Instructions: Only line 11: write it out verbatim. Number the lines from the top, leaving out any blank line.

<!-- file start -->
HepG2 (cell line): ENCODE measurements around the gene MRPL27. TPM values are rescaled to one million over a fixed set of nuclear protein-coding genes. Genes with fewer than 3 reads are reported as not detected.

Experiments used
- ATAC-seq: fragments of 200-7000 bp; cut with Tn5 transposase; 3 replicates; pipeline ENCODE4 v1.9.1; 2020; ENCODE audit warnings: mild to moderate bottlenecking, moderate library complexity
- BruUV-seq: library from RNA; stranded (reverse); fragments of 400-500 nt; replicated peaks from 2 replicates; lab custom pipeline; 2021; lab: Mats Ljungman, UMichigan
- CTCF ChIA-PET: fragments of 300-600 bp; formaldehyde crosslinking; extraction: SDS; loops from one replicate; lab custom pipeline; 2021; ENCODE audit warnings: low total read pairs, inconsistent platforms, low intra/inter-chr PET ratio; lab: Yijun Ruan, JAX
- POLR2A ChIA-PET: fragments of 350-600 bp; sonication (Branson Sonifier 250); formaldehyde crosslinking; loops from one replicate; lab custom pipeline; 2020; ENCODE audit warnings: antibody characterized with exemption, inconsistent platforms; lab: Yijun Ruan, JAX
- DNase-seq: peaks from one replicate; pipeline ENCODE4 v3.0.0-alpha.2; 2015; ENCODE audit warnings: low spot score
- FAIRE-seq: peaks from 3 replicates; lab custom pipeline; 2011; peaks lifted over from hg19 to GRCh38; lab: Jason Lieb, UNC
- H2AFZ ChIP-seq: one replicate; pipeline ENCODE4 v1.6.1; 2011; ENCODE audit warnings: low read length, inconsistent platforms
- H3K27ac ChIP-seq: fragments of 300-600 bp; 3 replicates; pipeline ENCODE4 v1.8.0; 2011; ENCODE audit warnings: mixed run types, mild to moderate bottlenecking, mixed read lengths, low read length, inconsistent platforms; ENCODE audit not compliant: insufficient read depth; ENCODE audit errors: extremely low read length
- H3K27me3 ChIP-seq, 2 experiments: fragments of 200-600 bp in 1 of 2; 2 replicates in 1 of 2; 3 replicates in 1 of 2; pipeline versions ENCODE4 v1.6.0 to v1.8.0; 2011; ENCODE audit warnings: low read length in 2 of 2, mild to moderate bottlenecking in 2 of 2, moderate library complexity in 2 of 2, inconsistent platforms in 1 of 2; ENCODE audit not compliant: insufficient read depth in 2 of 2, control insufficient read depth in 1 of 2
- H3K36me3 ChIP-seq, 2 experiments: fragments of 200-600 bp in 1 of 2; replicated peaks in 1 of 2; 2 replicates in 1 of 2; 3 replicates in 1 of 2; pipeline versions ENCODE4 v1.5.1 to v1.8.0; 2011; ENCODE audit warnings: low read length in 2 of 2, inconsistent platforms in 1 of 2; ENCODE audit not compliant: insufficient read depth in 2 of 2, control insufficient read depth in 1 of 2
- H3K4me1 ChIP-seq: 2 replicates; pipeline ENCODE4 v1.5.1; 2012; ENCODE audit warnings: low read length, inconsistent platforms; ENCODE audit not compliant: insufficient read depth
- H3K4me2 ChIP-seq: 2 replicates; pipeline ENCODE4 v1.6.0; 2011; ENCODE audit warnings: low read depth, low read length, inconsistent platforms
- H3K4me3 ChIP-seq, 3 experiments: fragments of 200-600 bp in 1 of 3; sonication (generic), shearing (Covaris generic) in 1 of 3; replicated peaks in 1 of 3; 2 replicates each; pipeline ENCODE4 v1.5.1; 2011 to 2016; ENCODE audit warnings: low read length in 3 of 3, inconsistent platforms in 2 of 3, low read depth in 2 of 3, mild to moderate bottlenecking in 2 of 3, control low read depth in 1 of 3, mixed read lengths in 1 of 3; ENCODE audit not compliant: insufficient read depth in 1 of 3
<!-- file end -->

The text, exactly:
- H3K27me3 ChIP-seq, 2 experiments: fragments of 200-600 bp in 1 of 2; 2 replicates in 1 of 2; 3 replicates in 1 of 2; pipeline versions ENCODE4 v1.6.0 to v1.8.0; 2011; ENCODE audit warnings: low read length in 2 of 2, mild to moderate bottlenecking in 2 of 2, moderate library complexity in 2 of 2, inconsistent platforms in 1 of 2; ENCODE audit not compliant: insufficient read depth in 2 of 2, control insufficient read depth in 1 of 2